Because most philosophies that frown on reproduction don't survive.

Thursday, January 24, 2008

Diagramming and hamming

Postmodern Papist defends the diagramming of sentences:
Why is the study of grammar so important? It is because the rules of grammar, if not absolute and eternal, are nevertheless based upon the framework of reality--at least in so far as we understand reality. To be correct grammatically does not necessitate flawless understanding of reality, but real ignorance of and errors in grammar (not simply careless typos) will affect our understanding of reality. Grammar errors can mean errors in understanding.

...How does actual diagramming help? It trains the mind the recognize the parts of speech and other structures of language, making explicit and visual what is implicit and mental, and thus familiarizing the diagrammer with the structures of grammar, with the structures by which we understand reality. Knowing those structures well will help readers, especially in our hyper-visual age, to understand the meaning that is being expressed through language. It helps particularly with sentences written in less-than-familiar construction, such as "Now is the winter of our discontent made glorious summer by this sun of York," a sentence a proficient diagrammer will see immediately as "The winter of our discontent is now made glorious summer by this sun of York."


Apropos of nothing, I was flipping through a cookbook this evening and came across the entry discussing a style of ham from Spain: jamon serrano, or mountain ham. In Spanish the adjective follows the noun, and I wondered idly if jamon serrano and serrano jamon had such disparate meanings as the corresponding English phrases. There's quite a difference between "mountain ham" and "ham mountain".

7 comments:

Daddio said...

I'd like to see someone diagram THAT sentence!...

"It trains the mind the recognize the parts of speech and other structures of language, making explicit and visual what is implicit and mental, and thus familiarizing the diagrammer with the structures of grammar, with the structures by which we understand reality."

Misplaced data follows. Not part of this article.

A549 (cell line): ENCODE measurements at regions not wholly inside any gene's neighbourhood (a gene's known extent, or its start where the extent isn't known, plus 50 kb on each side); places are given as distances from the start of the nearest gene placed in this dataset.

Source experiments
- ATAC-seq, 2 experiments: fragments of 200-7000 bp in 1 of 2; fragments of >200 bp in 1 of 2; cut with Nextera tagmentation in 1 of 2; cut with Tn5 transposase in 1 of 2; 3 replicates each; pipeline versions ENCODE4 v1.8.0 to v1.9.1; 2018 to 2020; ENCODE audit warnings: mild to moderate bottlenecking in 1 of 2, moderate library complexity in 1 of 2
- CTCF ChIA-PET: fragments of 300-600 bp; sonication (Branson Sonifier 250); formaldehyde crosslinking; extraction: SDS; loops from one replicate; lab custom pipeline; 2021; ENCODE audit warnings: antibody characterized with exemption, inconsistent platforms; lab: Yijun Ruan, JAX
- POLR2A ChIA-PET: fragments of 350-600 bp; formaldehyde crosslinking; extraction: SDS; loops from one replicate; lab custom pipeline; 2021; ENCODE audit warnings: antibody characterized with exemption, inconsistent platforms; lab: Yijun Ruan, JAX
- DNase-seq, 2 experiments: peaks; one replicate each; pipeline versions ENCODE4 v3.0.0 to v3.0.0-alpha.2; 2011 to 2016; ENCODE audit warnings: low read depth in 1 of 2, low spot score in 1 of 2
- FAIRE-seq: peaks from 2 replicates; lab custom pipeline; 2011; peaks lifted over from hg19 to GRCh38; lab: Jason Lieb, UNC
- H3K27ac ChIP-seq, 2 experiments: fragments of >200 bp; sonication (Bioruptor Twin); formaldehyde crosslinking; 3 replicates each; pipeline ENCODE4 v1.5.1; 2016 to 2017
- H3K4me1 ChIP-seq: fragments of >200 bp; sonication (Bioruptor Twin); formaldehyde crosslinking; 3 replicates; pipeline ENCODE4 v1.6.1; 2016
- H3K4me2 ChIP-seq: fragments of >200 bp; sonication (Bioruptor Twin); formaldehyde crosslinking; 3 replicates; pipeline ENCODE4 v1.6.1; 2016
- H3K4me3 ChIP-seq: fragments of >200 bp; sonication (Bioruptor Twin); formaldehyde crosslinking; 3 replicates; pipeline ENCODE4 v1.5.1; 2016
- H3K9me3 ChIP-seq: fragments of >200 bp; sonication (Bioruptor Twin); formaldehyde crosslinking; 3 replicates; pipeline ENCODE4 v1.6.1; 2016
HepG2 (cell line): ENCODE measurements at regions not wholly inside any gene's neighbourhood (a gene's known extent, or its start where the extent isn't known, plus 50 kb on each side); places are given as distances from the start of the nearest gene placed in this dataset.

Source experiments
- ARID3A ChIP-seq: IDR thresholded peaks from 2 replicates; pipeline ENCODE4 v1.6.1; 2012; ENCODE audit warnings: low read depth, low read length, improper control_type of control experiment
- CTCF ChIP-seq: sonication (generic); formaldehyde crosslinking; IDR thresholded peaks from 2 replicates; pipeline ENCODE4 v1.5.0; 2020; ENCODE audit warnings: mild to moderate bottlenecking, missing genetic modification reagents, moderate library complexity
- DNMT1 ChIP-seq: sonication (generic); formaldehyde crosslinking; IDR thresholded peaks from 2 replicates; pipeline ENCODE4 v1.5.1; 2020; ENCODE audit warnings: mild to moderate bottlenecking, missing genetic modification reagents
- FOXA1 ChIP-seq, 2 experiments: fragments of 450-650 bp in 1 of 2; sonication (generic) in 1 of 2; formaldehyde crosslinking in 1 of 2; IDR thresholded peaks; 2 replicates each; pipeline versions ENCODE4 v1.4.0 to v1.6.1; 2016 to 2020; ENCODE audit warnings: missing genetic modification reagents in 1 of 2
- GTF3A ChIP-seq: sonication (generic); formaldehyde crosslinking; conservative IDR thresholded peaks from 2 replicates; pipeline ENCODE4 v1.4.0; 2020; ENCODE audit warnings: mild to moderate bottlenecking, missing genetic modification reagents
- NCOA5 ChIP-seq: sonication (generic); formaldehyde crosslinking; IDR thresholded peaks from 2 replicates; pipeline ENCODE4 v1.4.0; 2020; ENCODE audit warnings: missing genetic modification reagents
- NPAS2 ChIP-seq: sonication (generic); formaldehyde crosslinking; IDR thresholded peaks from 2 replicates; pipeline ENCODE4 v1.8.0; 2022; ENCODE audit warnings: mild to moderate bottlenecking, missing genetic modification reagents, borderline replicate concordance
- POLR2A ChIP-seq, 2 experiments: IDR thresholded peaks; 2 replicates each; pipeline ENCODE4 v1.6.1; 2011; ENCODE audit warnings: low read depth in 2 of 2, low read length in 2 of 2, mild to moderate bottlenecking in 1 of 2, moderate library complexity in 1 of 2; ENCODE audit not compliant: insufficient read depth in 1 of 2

1990bluejay said...

Oh yes, the inversion of the noun adjective order is quite a difference, but not like in English. For instance, coche rojo (red car) and rojo coche (RED car) shifts the syntax by emphasizing the quality conveyed by the adjective, in this case red, rather than merely describing or modifying the noun. Better still - cañon grande - meh, a hole in the ground; gran cañon - whoa, look at all those strata and how do we get to the bottom!

Kyle R. Cupp said...

Daddio,

It would probably help had I not typed the article “the” when I meant the preposition “to.” Yikes! There is nothing like grammatical errors to undercut one’s argument about grammar. I really should stop drinking Bushmills while I blog. :)

Mrs. Darwin,

Thanks for the link!

Ana Braga-Henebry said...

Mary Daly of Hedgeschool has self-published a bestseller(among Catholic homeschoolers anwyay) diagramming workbook--she diagrams a poem of Hopkins, and at our dinner table she said by diagramming something like that you finally figure out what is going on.
On the otehr hand, my husband, a scientist and academic, encourages me to ignore diagramming in the homeschool. He learned nothing from diagramming, says he. He is an outstanding writer. Go figure. As with most things, it depends on the kid!

Daddio said...

Just teasing, Kyle!

jackjoe FRANK said...

Grammar is descriptive not proscriptive. I thought every one knew that. Jack

Kyle R. Cupp said...

I know, Daddio. :-)

Ana,

I think you're right that it depends on the kid. Diagramming is a tool, a fine one in my opinion, but what matters more is that grammar is learned well, not that diagramming was the route taken.

Did your husband really learn nothing from diagramming?